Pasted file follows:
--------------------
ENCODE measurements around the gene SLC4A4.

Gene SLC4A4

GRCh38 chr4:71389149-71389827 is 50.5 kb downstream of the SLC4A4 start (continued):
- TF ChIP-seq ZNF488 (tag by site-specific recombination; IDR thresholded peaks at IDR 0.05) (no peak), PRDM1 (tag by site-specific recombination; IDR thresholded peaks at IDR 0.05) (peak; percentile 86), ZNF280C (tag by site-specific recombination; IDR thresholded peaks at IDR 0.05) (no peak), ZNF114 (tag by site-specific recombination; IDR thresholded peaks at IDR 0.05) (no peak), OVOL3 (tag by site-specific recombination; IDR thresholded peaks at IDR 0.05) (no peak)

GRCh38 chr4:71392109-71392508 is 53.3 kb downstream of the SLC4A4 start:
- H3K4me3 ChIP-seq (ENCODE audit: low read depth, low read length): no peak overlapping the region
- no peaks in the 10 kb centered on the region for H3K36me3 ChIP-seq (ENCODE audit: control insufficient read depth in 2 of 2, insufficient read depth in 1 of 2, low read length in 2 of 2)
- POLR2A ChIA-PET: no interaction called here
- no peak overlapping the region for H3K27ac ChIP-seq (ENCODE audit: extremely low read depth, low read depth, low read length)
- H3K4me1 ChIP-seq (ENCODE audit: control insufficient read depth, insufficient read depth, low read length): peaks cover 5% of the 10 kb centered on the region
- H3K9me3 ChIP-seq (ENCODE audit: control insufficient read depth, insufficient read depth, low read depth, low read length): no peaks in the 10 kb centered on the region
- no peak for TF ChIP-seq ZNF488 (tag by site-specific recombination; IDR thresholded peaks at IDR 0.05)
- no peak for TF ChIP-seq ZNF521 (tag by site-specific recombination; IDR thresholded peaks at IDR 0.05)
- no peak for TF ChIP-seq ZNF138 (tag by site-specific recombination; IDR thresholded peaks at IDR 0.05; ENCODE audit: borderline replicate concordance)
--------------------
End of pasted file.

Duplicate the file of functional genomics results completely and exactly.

ENCODE measurements around the gene SLC4A4.

Gene SLC4A4

GRCh38 chr4:71389149-71389827 is 50.5 kb downstream of the SLC4A4 start (continued):
- TF ChIP-seq ZNF488 (tag by site-specific recombination; IDR thresholded peaks at IDR 0.05) (no peak), PRDM1 (tag by site-specific recombination; IDR thresholded peaks at IDR 0.05) (peak; percentile 86), ZNF280C (tag by site-specific recombination; IDR thresholded peaks at IDR 0.05) (no peak), ZNF114 (tag by site-specific recombination; IDR thresholded peaks at IDR 0.05) (no peak), OVOL3 (tag by site-specific recombination; IDR thresholded peaks at IDR 0.05) (no peak)

GRCh38 chr4:71392109-71392508 is 53.3 kb downstream of the SLC4A4 start:
- H3K4me3 ChIP-seq (ENCODE audit: low read depth, low read length): no peak overlapping the region
- no peaks in the 10 kb centered on the region for H3K36me3 ChIP-seq (ENCODE audit: control insufficient read depth in 2 of 2, insufficient read depth in 1 of 2, low read length in 2 of 2)
- POLR2A ChIA-PET: no interaction called here
- no peak overlapping the region for H3K27ac ChIP-seq (ENCODE audit: extremely low read depth, low read depth, low read length)
- H3K4me1 ChIP-seq (ENCODE audit: control insufficient read depth, insufficient read depth, low read length): peaks cover 5% of the 10 kb centered on the region
- H3K9me3 ChIP-seq (ENCODE audit: control insufficient read depth, insufficient read depth, low read depth, low read length): no peaks in the 10 kb centered on the region
- no peak for TF ChIP-seq ZNF488 (tag by site-specific recombination; IDR thresholded peaks at IDR 0.05)
- no peak for TF ChIP-seq ZNF521 (tag by site-specific recombination; IDR thresholded peaks at IDR 0.05)
- no peak for TF ChIP-seq ZNF138 (tag by site-specific recombination; IDR thresholded peaks at IDR 0.05; ENCODE audit: borderline replicate concordance)